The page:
The ethics committee of the Canton Zurich approved the study protocol, and we obtained informed consent from all participants.
Recruitment of physicians
Physicians from two group practices in Zurich (mediX group practice and “Praxisgemeinschaft Altstetten,” both located in the urban Zurich area) were invited to participate in this study. They were provided with detailed information about the study, including the questionnaire for patient histories and the patient information leaflet.
In- and exclusion criteria
Patients aged 16 years or older with the main symptom of new or worsened cough lasting at least 24 hours and who experienced the feeling of increased body temperature were potentially eligible for this study. Only patients in which our decision aid was negative, meaning patients with CRP levels less than 50 μg/ml (normal < 10 μg/ml), no dyspnea reported by the patient, no daily subjective feeling of increased body temperature since the onset of cough, and no treatment with antibiotics after the first consultation. We excluded patients with known chronic lung diseases (except chronic bronchitis), HIV-positive patients, patients who had taken oral corticosteroids within the last month, patients on chemotherapy, patients after organ transplantation, pregnant women, and patients incapable of reading the information leaflet and/or providing informed consent. Patients who were prescribed antibiotics at the initial consultation were excluded from the validation sample .
Physicians assessed medical history after obtaining informed consent from the eligible patients. In particular, they asked patients about the presence of dyspnea and the duration and regularity (daily or not) subjective feeling of increased body temperature. Body temperature was not measured during consultation and patients were not instructed to measure body temperature at home. Venous blood samples for measuring CRP levels were drawn from all patients, and blood was analyzed using standard procedures. Other diagnostic procedures, treatment type, and the decision to initiate antimicrobial treatment were left to the discretion of the treating physician.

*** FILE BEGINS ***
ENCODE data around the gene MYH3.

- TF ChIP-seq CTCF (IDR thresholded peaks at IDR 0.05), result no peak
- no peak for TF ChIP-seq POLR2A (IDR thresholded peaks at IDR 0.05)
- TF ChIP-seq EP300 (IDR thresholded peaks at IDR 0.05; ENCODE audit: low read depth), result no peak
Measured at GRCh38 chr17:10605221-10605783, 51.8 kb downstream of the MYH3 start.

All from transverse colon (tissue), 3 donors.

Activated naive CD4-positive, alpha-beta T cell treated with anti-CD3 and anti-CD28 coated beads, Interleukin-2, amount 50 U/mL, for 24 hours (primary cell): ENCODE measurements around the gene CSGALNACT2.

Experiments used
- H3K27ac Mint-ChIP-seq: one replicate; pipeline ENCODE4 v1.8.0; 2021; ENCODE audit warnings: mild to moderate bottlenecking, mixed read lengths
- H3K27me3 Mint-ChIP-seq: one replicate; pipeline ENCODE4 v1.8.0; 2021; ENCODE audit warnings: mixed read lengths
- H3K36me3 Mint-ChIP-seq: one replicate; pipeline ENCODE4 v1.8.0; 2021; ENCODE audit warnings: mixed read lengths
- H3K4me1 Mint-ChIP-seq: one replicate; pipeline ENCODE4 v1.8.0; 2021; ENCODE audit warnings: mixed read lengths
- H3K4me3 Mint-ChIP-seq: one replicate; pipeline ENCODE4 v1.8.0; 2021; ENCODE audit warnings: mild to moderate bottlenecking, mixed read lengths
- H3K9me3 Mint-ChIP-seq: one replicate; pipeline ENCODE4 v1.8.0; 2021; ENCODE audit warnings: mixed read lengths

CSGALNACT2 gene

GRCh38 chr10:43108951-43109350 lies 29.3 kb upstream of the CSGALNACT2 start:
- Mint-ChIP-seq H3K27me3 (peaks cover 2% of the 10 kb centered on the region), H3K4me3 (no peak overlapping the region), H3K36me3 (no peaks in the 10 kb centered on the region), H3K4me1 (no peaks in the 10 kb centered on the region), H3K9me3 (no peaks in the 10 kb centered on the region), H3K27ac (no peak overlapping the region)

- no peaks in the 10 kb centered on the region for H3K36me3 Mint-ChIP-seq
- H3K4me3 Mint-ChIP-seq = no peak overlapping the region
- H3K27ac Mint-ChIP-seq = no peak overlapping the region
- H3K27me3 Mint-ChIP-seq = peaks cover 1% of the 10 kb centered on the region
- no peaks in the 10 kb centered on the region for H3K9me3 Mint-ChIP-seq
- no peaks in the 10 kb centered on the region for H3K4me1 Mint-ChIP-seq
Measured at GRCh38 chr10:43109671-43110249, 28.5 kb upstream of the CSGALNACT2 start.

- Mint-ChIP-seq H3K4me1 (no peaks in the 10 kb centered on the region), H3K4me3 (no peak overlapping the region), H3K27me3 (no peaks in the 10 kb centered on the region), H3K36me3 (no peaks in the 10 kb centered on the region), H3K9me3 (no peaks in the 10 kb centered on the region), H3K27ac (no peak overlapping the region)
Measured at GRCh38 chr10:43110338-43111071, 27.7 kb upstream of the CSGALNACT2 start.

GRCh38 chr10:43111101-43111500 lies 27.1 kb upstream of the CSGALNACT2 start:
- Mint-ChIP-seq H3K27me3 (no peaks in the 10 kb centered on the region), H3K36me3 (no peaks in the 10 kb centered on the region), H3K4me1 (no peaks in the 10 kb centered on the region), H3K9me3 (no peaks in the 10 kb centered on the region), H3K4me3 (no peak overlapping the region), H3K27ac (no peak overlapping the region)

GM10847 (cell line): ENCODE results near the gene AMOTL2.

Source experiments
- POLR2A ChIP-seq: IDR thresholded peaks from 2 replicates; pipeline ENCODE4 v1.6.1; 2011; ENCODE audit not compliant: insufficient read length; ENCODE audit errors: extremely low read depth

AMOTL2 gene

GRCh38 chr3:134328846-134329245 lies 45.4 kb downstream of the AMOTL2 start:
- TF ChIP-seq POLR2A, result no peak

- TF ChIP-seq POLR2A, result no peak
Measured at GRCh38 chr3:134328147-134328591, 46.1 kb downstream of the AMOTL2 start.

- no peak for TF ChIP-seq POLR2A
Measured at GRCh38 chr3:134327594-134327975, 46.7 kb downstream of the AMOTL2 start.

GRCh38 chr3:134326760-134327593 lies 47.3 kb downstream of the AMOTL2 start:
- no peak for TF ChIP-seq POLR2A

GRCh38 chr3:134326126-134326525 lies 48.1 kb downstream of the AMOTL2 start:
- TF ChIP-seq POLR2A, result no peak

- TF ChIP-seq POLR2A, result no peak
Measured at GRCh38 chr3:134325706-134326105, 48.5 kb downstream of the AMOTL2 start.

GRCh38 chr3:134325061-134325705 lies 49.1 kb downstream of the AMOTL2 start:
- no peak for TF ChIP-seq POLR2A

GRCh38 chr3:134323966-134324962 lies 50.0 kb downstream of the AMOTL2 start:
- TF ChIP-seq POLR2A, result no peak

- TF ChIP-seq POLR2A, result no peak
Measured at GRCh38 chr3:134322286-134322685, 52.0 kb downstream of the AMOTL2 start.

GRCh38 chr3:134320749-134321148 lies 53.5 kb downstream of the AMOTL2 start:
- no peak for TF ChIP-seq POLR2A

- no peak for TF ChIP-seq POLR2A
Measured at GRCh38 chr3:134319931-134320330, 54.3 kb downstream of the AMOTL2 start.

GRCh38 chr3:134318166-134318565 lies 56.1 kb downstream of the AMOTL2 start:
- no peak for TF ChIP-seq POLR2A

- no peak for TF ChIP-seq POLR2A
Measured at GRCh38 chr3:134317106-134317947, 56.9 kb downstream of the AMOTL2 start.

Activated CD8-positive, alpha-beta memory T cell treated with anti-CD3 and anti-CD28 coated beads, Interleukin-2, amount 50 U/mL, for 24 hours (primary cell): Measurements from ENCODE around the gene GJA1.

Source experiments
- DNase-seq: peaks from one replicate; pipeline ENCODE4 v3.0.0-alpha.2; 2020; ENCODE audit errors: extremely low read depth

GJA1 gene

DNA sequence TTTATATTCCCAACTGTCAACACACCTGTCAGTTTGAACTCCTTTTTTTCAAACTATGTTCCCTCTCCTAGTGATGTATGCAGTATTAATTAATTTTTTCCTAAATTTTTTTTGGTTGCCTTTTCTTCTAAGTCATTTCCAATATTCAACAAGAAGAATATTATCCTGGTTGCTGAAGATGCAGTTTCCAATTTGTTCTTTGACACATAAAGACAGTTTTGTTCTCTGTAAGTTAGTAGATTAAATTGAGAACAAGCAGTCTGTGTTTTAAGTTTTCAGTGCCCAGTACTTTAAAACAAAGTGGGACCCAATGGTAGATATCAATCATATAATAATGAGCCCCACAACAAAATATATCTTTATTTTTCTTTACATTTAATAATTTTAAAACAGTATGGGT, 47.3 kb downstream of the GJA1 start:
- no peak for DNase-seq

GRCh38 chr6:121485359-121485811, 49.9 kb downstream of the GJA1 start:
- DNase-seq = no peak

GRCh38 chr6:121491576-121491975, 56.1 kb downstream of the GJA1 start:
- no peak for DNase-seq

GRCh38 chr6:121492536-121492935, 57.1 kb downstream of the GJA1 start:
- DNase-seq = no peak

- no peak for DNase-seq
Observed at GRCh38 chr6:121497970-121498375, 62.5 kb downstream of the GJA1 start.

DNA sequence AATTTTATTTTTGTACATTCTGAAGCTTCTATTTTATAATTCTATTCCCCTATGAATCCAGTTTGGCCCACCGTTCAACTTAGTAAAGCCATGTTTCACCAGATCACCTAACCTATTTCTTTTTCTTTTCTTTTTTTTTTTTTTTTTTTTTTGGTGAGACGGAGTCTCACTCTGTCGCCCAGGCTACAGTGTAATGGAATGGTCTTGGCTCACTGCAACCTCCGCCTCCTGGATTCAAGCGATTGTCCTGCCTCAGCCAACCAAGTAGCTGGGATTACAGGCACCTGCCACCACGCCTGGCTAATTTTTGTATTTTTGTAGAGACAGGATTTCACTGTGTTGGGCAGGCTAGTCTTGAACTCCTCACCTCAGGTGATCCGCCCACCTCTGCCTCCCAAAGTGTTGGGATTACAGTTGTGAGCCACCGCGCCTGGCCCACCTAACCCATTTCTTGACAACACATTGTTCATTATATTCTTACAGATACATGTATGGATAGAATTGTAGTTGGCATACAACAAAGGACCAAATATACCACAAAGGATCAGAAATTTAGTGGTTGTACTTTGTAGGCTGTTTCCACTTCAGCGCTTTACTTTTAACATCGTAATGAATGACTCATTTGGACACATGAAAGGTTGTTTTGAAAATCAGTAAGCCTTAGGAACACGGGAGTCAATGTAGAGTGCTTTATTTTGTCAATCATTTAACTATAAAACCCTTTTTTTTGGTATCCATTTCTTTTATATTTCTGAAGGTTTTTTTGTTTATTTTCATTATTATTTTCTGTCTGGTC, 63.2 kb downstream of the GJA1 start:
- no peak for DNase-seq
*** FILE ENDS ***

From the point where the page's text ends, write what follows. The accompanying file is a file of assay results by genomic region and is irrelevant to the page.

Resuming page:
At a minimum of one week after the first consultation (inclusion of patients), physicians or physician assistants contacted the patients for follow-up only once by phone or during a planned office consultation. All patients were asked four questions: Have you received a prescription for antibiotics since the time of the consultation leading to inclusion in the study? Have you been hospitalized during this time? Has the severity of your cough decreased, increased, or remained stable since the first consultation? Has the subjective feeling of increased body temperature disappeared, remained stable, or worsened? When a patient had been hospitalized since inclusion in the study, we contacted hospitals to obtain the information whether pneumonia or another illness was the reason for the hospitalization.
When patients at the follow-up consultation (by phone or in the office) reported that symptoms improved and no antibiotics had been prescribed to them since the first consultation we assumed that a clinically relevant pneumonia could be excluded with a high degree of certainty.
The sample size of this study was planned to estimate the proportion of falsely classified non-pneumonia cases with a specified precision. For this we assumed p to be 2% (p = 0.02), and the standard error (p) = 0.015 such that the upper bound of the 95% confidence interval for p does not exceed 5%. These specifications led to a sample size of n = 88; we aimed to include at least 90 patients.
All patients fulfilling the inclusion criteria, and with complete answers to the four interview questions, were included in the statistical analysis. Descriptive statistics were calculated for patient demographic information, clinical signs of disease, and answers to the four interview questions. Categorical variables were displayed as percentages, and continuous variables as median and range. For the estimation of the proportion of falsely classified non-pneumonia cases , we determined the number of patients who received an antibiotics prescription for the diagnosis of pneumonia (question 1), and divided that number by n. We estimated the corresponding 95% confidence interval with the Wilson score interval . All analyses were performed with R 2.14 .